In 1998 and 1999, when Newsweek listed the fifteen “most bizarre mascots/nicknames among colleges and universities in the United States,” the Southwestern College Moundbuilders were right up there with the Banana Slugs and the Fighting Missionaries. Being a Moundbuilder as an experience that is difficult to explain and it’s probably best to leave it at that. You would almost certainly have to attend a moundbuilding ceremony to get the idea. What's even cooler than being a Moundbuilder and actually has nothing to do with Slugs or Missionaries for that matter is Southwestern College's mascot a black cat named Jinx (you can see a likeness of him in my homenode) that came from the early 1900’s --about the time that Captain Jinks was benefiting from his notoriety in song and dance; a point in time when colleges were still small and enjoyed friendly and sometimes not so friendly competitions. At the time there were no athletic conferences like today. The Moundbuilder’s biggest rivalry in football was Fairmount College, currently known as Wichita State University and the Moundbuilders of the roaring twenties decided to erect a graveyard of tombstones for teams that Southwestern "killed" on the playing fields.

    After one particularly easy victory over Fairmount College games, Southwestern students erected a gravestone in celebration of the game painting on it the game's score (41-3) and a picture of a black cat. The jinx worked! After years of suffering defeat at the hands of the Fairmount College players, Southwestern continued to beat Fairmount College for the next 14 consecutive years.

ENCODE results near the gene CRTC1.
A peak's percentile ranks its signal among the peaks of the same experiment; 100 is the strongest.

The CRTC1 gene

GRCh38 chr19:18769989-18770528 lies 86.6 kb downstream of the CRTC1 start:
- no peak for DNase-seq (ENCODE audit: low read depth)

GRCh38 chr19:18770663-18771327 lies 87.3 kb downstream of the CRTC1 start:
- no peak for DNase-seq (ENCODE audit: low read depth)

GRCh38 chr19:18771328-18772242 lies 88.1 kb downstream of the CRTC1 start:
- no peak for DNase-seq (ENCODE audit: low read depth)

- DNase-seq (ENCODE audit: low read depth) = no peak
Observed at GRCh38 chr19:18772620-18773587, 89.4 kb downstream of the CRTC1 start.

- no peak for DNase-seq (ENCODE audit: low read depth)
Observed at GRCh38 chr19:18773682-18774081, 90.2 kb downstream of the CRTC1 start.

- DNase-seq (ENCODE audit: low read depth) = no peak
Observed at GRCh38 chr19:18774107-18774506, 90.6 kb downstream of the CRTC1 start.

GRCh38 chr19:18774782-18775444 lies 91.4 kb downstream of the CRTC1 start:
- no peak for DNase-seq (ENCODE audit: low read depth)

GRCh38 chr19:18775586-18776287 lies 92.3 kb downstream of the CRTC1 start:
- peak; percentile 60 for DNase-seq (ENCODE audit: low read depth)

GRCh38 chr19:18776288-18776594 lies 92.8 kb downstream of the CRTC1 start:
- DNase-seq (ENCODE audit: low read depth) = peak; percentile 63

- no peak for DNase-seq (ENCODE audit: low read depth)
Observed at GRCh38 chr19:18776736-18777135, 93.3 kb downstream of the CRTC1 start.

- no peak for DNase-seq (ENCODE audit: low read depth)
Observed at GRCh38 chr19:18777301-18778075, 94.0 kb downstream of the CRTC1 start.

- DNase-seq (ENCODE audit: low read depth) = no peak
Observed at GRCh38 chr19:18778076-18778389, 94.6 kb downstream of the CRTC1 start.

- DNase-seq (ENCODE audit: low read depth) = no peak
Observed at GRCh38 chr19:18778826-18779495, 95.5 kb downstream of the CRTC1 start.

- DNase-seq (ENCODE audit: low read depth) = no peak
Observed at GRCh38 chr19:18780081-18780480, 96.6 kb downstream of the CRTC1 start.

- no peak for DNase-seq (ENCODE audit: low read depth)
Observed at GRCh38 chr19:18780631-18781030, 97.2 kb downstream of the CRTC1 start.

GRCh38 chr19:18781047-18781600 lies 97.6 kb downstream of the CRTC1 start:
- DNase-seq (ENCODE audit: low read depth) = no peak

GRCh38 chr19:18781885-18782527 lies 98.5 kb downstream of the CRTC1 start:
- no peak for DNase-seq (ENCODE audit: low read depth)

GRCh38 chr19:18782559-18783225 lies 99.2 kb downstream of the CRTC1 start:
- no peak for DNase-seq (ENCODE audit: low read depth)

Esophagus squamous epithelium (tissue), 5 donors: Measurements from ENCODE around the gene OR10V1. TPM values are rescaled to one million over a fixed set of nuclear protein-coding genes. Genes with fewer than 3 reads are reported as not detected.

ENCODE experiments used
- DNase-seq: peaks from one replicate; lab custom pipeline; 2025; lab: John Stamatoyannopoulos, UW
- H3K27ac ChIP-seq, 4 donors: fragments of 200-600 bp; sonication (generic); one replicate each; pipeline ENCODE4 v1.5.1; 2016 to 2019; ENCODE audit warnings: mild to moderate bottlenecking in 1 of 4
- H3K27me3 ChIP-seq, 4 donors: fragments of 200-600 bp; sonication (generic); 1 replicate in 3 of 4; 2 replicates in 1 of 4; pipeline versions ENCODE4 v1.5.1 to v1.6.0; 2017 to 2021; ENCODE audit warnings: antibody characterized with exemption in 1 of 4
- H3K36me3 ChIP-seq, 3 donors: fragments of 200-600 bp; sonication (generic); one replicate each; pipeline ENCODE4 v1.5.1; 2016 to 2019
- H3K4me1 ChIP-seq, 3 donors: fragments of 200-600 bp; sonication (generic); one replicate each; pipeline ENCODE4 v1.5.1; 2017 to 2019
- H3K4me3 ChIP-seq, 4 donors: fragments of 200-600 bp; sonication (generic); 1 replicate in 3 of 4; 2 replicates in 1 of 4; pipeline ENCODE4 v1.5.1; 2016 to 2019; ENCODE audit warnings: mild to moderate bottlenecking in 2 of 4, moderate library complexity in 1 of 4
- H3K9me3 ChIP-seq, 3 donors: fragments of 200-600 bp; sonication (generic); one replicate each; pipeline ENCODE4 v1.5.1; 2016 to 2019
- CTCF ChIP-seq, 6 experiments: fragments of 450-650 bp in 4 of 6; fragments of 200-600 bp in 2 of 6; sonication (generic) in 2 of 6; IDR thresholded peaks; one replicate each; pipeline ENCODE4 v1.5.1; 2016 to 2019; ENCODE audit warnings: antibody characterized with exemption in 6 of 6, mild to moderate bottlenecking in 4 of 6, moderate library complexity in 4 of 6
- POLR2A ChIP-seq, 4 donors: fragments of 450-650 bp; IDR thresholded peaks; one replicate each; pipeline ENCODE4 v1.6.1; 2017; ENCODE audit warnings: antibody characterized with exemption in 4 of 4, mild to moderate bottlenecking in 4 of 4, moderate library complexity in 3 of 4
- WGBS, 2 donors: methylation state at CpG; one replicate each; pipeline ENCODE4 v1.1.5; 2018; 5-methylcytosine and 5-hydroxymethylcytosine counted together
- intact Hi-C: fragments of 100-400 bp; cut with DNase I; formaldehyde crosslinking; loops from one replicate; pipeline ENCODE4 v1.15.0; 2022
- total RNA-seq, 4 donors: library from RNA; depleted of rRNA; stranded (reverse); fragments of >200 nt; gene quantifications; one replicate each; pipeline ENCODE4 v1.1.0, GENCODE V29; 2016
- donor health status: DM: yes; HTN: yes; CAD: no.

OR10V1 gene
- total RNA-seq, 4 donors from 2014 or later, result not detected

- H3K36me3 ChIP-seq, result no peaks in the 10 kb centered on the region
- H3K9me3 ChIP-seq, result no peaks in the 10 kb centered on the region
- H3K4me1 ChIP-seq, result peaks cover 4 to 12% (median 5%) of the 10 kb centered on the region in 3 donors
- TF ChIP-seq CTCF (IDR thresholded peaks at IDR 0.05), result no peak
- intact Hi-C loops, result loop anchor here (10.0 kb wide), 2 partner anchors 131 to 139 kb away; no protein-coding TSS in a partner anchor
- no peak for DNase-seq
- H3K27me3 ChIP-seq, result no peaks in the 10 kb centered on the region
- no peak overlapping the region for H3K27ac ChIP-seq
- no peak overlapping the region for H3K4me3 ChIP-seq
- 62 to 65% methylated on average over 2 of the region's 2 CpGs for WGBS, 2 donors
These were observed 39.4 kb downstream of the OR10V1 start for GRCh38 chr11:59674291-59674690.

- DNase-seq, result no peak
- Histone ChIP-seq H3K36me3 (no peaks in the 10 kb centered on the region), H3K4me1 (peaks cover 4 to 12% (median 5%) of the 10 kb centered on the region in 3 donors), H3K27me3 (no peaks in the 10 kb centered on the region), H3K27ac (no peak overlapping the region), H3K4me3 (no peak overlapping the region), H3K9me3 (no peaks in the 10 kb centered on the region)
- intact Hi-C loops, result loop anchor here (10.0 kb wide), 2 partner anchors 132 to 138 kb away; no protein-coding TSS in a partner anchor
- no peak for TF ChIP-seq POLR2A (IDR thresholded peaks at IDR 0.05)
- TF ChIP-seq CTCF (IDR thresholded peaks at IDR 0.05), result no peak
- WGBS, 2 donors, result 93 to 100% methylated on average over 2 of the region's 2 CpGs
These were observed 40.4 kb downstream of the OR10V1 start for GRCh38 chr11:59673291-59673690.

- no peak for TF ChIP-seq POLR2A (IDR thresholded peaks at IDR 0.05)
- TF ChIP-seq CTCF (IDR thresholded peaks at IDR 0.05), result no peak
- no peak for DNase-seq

As you might imagine, the tombstone became despised by Fairmount as a source of immense aggravation and a symbol that they tried with great diligence to obliterate. One night several students bent on destruction accomplished their goal by slipping onto campus, hauling the tombstone out into the middle of a nearby farmer’s field then blowing it up with dynamite. Pleased with their results they decided to hide pieces of the stone in their football uniforms for good luck during the following game. Unfortunately they suffered yet another defeat. Disappointed and disgusted the Fairmount players took the stones from their uniforms and threw them on the football field. To guard against further mischief the Southwestern players salvaged the shattered pieces and hid them around the campus. Legend tells that Jinx guards these stones guaranteeing that they still exist and that the Moundbuilders will stay triumphant.
Now that’s cool.

Sources:

Online Etymology Dictionary:
www.geocities.com/etymonline/j1etym.htm

Southwestern College in Winfield, KS:
http://www.sckans.edu/campus/admissions/index.html

Word Detective:
http://www.word-detective.com/ World Wide Words: http://www.quinion.com/

Jinx (?), n.

A person, object, influence, or supernatural being which is supposed to bring bad luck or to cause things to go wrong. [Slang]

 

© Webster 1913